In this instance, obscurity works. It’s very cheap for Microsoft to make a new PatchGuard, indeed the kernel team might have ten of them “on the bench” waiting for the currently fielded version to be dissected and bypassed. This changes the kernel from a static target into a moving target. The obscurity works because it is at Microsoft’s initiative to change the mechanism, changes are both cheap and effective, and the attacker can’t easily prepare to avoid these changes when they’re made.

The changes that ExploitShield introduces are extremely brittle and cannot be modified as readily. Perhaps if ExploitShield was an engine to quickly deliver a broad variety of runtime changes and randomly vary them per application, this dynamic would be different.

Some Implementation Problems

Implementing a HIPS correctly is a lot of work! There are fiddly engineering decisions to make everywhere and as the author you are interposing yourself into a very sticky security situation. ExploitShield makes some unnecessary implementation decisions.

The IOCTL Interface

The driver exposes an interface that is accessible to all users. Traditional best-practices for legacy Windows drivers ask that interfaces to the driver only be accessible to the users that should access it. The ExploitShield interface is accessible to the entire system however, including unprivileged users.

The driver processes messages that are sent to it. I didn’t fully discover what type of messages these are, or their format, however IOCTL handling code is full of possibilities for subtle mistakes. Any mistake present inside of the IOCTL handling code could lead to a kernel-level vulnerability, which would compromise the security of your entire system.

This interface creates additional attack surface.

The Hook Logic

Each hook invokes a routine to check if the return address is located in a loaded module. This routine makes use of a global list of modules that is populated only once by a call to EnumerateLoadedModules with a programmer-supplied callback. There are two bugs in ExploitShields methodology to retrieve the list of loaded modules.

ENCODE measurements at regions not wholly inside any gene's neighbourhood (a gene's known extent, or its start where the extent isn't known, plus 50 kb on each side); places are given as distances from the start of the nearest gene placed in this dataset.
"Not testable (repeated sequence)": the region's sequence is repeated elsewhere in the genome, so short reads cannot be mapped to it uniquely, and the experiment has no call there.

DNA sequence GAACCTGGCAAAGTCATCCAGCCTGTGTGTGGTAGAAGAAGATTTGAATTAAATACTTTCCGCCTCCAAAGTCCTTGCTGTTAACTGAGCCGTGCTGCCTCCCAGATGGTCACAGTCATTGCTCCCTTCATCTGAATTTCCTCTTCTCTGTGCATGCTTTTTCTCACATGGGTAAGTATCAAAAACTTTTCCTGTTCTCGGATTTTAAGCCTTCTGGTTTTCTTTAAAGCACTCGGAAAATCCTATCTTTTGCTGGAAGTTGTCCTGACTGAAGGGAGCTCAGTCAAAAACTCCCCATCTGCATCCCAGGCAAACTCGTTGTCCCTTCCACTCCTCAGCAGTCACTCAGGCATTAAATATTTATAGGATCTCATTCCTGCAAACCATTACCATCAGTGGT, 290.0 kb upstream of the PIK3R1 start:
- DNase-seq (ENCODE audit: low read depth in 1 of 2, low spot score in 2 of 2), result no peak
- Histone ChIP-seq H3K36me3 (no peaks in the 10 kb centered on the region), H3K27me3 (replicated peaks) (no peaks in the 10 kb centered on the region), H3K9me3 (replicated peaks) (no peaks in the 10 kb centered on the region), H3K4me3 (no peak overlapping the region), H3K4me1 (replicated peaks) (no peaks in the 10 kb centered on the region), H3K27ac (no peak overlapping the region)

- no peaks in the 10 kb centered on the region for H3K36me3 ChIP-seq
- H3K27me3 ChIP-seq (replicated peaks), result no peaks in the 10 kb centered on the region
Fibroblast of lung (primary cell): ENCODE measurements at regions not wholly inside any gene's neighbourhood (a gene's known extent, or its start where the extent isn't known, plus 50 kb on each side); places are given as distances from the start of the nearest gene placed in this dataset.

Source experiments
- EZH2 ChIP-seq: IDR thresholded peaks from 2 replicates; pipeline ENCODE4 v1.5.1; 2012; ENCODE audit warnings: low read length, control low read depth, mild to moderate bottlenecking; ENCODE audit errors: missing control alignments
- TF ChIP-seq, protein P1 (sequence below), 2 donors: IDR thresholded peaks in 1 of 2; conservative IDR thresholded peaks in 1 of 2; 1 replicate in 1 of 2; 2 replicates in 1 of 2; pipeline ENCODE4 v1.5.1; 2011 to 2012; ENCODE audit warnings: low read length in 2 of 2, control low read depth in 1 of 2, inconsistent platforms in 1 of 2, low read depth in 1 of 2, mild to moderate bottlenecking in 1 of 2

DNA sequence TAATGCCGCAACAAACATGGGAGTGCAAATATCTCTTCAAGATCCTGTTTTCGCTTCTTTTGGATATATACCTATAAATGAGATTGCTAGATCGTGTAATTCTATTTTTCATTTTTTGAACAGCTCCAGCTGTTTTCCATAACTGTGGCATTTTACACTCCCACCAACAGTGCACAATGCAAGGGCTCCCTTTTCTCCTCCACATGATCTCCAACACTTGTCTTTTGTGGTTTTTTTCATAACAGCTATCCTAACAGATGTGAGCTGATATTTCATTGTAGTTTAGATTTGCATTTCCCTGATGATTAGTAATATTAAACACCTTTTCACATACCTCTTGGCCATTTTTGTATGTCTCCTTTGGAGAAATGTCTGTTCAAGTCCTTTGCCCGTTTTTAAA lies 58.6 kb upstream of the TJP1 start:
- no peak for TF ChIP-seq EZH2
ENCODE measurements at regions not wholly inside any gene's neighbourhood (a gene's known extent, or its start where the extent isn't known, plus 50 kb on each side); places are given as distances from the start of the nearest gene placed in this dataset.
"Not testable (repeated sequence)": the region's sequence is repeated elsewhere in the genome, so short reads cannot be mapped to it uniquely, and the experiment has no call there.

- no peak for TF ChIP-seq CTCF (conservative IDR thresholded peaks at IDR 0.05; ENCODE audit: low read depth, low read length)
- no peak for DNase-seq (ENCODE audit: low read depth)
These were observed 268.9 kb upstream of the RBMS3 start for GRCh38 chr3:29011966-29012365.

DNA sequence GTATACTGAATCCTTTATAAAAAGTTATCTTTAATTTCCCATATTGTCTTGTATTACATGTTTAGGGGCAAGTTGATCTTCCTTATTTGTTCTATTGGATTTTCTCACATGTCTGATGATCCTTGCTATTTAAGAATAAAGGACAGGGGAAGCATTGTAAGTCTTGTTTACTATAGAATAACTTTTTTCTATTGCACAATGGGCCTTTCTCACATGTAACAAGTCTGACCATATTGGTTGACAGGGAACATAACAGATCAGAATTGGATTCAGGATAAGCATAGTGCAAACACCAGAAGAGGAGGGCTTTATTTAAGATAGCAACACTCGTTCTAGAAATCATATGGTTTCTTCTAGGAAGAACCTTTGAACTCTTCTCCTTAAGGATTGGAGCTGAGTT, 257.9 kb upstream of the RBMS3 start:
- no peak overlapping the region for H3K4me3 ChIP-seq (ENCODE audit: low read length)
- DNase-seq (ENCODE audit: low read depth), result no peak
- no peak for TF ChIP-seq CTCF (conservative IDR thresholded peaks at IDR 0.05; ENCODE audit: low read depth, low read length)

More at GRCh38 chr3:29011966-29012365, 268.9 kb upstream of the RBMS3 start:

The first bug is that there is apparently no mutual exclusion around the critical section of populating the global list. Multiple threads can call CreateProcessA at once, so it is theoretically possible for the user-mode logic to place itself into an inconsistent state.

The second bug is that the modules are only enumerated once. Once EnumerateLoadedModules has been invoked, a global flag is set to true and then EnumerateLoadedModules is never invoked again. If the system observes a call to CreateProcess, and then a new module is subsequently loaded, and that module has a call to CreateProcess, the security system will erroneously flag that module as an attempted exploit.

Neither of these flaws expose the user to any additional danger, they just indicate poor programming practice.

Why Hook At All?

An especially baffling decision made in the implementation of ExploitShield is the use of hooks at all! For each event that ExploitShield concerns itself with (process creation and file write), there are robust callback infrastructures present in the NT kernel. Indeed, authors of traditional anti-virus software so frequently reduced system stability with overly zealous use of hooks that Microsoft very strongly encouraged them to use this in-kernel monitoring API.

ExploitShield uses unnecessarily dangerous programming practices to achieve effects possible by using legitimate system services, possibly betraying a lack of understanding of the platform they aim to protect.

The Impossibility of ExploitShield’s success

What can ExploitShield do to change this dynamic? The problem is, not much. Defensive systems like this are wholly dependent on obscurity. Once studied by attackers, the systems lose their value. In the case of software like this, one problem is that the feedback loop does not inform the authors or users of the security software that the attacker has adapted to the security system. Another problem is that the obscurity of a system is difficult to maintain. The software has to be used by customers, so it has to be available in some sense, and if it is available for customers, it will most likely also be available for study by an attacker.

What Hope Do We Have?

It’s important to note that EMET differs from ExploitShield in an important regard: EMET aims to disrupt the act of exploiting a program, while ExploitShield aims to disrupt the act of executing a payload on a system. These might seem like fine points, however a distinction can be made around “how many choices does the attacker have that are effective”. When it comes to executing payloads, the attackers choices are nearly infinite since they are already executing arbitrary code.

In this regard, EMET is generally not based on obscurity. The authors of EMET are very willing to discuss in great detail the different mitigation strategies they implement, while the author of ExploitShield has yet to do so.

Generally, I believe if a defensive technique makes a deterministic change to program or run-time behavior, an attack will fail until it is adapted to this technique. The effectiveness of the attack relies on the obscurity of the technique, and on whether the change impacts the vulnerability, exploit, or payload. If the attack cannot be adapted to the modified environment, then the obscurity of the mitigation is irrelevant.